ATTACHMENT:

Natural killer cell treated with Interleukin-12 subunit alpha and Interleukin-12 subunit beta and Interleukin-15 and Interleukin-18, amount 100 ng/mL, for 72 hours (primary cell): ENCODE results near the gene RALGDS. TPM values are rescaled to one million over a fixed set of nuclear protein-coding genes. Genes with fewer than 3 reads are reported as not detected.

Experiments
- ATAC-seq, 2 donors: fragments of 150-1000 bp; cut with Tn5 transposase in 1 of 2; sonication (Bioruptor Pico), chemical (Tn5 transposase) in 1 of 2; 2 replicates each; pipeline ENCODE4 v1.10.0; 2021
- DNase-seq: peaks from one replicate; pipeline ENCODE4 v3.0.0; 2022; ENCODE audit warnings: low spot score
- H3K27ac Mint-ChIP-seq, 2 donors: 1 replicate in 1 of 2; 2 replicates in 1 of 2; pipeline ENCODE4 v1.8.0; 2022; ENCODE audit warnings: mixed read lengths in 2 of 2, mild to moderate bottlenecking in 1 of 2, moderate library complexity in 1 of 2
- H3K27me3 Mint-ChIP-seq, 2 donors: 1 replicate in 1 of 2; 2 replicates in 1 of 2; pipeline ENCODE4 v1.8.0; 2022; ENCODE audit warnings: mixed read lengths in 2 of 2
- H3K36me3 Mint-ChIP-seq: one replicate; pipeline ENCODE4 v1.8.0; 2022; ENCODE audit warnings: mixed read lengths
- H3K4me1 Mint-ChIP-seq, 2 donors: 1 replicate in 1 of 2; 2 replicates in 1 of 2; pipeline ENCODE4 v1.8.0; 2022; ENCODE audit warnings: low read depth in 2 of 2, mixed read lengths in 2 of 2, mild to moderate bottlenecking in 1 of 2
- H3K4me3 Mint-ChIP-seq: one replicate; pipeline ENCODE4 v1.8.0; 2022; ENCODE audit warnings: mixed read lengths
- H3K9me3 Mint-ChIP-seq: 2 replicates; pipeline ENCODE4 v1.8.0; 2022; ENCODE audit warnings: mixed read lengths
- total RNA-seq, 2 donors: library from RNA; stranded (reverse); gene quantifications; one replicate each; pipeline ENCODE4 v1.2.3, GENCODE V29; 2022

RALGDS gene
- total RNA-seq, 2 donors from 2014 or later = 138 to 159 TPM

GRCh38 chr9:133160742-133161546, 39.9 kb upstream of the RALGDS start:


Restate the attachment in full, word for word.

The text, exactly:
Natural killer cell treated with Interleukin-12 subunit alpha and Interleukin-12 subunit beta and Interleukin-15 and Interleukin-18, amount 100 ng/mL, for 72 hours (primary cell): ENCODE results near the gene RALGDS. TPM values are rescaled to one million over a fixed set of nuclear protein-coding genes. Genes with fewer than 3 reads are reported as not detected.

Experiments
- ATAC-seq, 2 donors: fragments of 150-1000 bp; cut with Tn5 transposase in 1 of 2; sonication (Bioruptor Pico), chemical (Tn5 transposase) in 1 of 2; 2 replicates each; pipeline ENCODE4 v1.10.0; 2021
- DNase-seq: peaks from one replicate; pipeline ENCODE4 v3.0.0; 2022; ENCODE audit warnings: low spot score
- H3K27ac Mint-ChIP-seq, 2 donors: 1 replicate in 1 of 2; 2 replicates in 1 of 2; pipeline ENCODE4 v1.8.0; 2022; ENCODE audit warnings: mixed read lengths in 2 of 2, mild to moderate bottlenecking in 1 of 2, moderate library complexity in 1 of 2
- H3K27me3 Mint-ChIP-seq, 2 donors: 1 replicate in 1 of 2; 2 replicates in 1 of 2; pipeline ENCODE4 v1.8.0; 2022; ENCODE audit warnings: mixed read lengths in 2 of 2
- H3K36me3 Mint-ChIP-seq: one replicate; pipeline ENCODE4 v1.8.0; 2022; ENCODE audit warnings: mixed read lengths
- H3K4me1 Mint-ChIP-seq, 2 donors: 1 replicate in 1 of 2; 2 replicates in 1 of 2; pipeline ENCODE4 v1.8.0; 2022; ENCODE audit warnings: low read depth in 2 of 2, mixed read lengths in 2 of 2, mild to moderate bottlenecking in 1 of 2
- H3K4me3 Mint-ChIP-seq: one replicate; pipeline ENCODE4 v1.8.0; 2022; ENCODE audit warnings: mixed read lengths
- H3K9me3 Mint-ChIP-seq: 2 replicates; pipeline ENCODE4 v1.8.0; 2022; ENCODE audit warnings: mixed read lengths
- total RNA-seq, 2 donors: library from RNA; stranded (reverse); gene quantifications; one replicate each; pipeline ENCODE4 v1.2.3, GENCODE V29; 2022

RALGDS gene
- total RNA-seq, 2 donors from 2014 or later = 138 to 159 TPM

GRCh38 chr9:133160742-133161546, 39.9 kb upstream of the RALGDS start: